I knew I’d like Jason’s Grocery & Grill when my guest and I pulled up to the venerable Jacksboro Highway convenience store and its parking lot was filled with work trucks. They’re like honeyguides that lead to great bang-for-buck grub. I knew I would love the place when I smelled cigarette smoke. I’ll explain.
Normally, I detest the foul stench of cancer sticks, especially around anything I plan on eating. I discovered the source of the toxins midway through my meal in the tumbledown dining room of about 10 tables and chairs situated smack in the middle of grocery aisles, all surrounded by a charming clutter of neon signs, throwback movie posters, and rows of hats – I mean, a lot of hats, too. I bet Jason’s can go ball-cap to ball-cap with Buc-ee’s.
As I went to find the bathroom, I walked through a doorway into a room plush with 8-liners and two dudes sitting there intensely pushing buttons and sucking down Camels like the pair were suspended in time in a highway casino outside of Shreveport.
I couldn’t really tell you why I found that image so compelling other than to say I felt like I had stumbled into Jason’s seedy underbelly – a find within a find. Whatever resentment I felt toward those two chimney stacks mellowed at the thought of how two guys in the primes of their lives decided that the best way to spend a weekday afternoon was to sit in a tiny, narrow brick half-room and let Lady Luck decide just how much malt liquor they were going to carry home. I eventually found the bathroom after asking a helpful woman sweeping the floors to unlock it.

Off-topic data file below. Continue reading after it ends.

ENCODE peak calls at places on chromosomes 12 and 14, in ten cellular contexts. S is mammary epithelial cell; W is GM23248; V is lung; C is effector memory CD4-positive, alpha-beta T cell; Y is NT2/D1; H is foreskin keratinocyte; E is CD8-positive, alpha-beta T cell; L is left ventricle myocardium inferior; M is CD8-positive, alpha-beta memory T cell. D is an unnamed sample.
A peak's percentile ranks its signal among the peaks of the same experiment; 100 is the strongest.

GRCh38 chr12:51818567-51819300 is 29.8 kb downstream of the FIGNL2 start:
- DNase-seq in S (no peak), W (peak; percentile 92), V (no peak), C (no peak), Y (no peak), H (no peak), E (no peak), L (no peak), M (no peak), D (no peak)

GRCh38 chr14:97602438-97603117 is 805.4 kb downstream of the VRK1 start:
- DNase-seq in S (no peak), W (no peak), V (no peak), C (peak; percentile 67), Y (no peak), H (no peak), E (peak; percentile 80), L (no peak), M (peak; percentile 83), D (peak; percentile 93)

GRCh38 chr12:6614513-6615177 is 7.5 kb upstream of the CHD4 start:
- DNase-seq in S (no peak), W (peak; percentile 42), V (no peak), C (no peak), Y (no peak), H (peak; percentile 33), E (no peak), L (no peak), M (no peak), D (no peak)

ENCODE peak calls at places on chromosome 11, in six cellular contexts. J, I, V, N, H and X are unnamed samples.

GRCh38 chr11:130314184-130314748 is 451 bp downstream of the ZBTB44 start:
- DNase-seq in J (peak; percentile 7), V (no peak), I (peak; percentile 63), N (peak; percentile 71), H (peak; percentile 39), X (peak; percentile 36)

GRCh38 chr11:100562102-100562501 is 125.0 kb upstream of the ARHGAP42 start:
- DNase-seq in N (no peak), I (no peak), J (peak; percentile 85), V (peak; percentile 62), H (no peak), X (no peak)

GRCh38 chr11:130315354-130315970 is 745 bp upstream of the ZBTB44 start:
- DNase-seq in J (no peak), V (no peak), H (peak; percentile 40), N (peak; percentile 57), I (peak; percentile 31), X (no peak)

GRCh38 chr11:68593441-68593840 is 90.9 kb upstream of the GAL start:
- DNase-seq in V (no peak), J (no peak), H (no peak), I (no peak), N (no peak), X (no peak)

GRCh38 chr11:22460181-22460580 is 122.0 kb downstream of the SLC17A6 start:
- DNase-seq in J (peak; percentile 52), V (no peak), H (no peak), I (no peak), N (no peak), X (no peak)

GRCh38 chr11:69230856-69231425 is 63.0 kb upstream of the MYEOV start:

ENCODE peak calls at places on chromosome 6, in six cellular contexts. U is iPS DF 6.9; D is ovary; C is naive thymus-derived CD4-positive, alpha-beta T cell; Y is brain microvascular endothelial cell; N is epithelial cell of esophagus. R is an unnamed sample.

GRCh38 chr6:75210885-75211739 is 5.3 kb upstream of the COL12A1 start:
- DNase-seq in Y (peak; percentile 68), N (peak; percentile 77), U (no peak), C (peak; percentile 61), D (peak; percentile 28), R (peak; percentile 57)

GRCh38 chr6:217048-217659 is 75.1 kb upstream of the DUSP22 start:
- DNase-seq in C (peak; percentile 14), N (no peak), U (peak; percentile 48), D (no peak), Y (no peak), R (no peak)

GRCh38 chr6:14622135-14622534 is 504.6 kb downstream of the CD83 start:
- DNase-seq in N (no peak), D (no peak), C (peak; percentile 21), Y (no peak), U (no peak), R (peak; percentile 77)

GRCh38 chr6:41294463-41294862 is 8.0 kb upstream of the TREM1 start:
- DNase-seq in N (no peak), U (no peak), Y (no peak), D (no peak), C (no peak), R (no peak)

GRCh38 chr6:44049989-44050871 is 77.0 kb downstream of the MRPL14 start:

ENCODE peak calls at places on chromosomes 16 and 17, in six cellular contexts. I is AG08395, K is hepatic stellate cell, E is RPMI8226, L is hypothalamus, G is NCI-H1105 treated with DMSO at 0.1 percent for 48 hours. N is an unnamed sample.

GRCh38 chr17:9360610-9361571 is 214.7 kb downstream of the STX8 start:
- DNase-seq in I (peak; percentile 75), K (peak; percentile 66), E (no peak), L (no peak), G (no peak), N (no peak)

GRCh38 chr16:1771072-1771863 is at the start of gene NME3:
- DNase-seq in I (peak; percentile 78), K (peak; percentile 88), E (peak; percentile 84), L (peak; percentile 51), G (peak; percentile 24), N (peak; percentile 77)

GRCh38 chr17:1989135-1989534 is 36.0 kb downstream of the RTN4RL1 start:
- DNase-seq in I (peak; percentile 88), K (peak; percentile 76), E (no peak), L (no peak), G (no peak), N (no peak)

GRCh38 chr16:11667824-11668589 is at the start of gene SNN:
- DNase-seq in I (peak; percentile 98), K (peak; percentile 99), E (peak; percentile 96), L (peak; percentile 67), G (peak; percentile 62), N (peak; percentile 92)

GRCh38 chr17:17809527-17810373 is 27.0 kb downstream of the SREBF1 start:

Jason’s (5922 Jacksboro Hwy, 817-626-5858), according to my knowledgeable lunch guest, is a destination eatery for those who live around this swath of Jacksboro. The menu is vast for a small convenience store, and the focus is split between Americana (burgers, cheesesteaks, chicken-fried steaks) and standard Mex-Mex and Tex-Mex. The burgers are the kitchen’s calling card; at least, that’s what the hanging pictures that greet you at the counter suggest.
I never like being out-ordered, and the relentlessly cheery woman manning the register went nuts when my guest requested the double-bacon cheeseburger combo with fries and a drink ($7.99). I can see why she was so effusive. The double-meat patty was juicy, expertly seasoned, and slathered in melted cheese. The overall effect of the fresh lettuce, pickles, tomatoes, onions, and crispy bacon, with generous swipes of both mayo and mustard on the fresh-tasting standard-issue bun, tasted like a higher-quality Whataburger – I say that with all of the reverence due to the Texas-bred burger chain. The accompanying fries were crispy on the outside and pillowy soft within.
I ordered Jason’s giant cheeseburger combo ($7.99), which was the same thing but without the bacon and only one patty. The lady just rang me up without so much as a knowing nod. I found it to be more than filling, but for the sake of due diligence I also ordered a couple of tacos ($1.50 for two on Tuesdays only) – one each of the kitchen’s only offerings: beef and chicken. Each meat was swaddled in a double-ply corn tortilla and topped with cilantro, onions, and queso fresco, with piquant, flavorful green salsa served alongside.
The tacos were fine, but the burgers are the reason I’ll go back to Jason’s – and maybe a shot at winning some store credit on the 8-liners.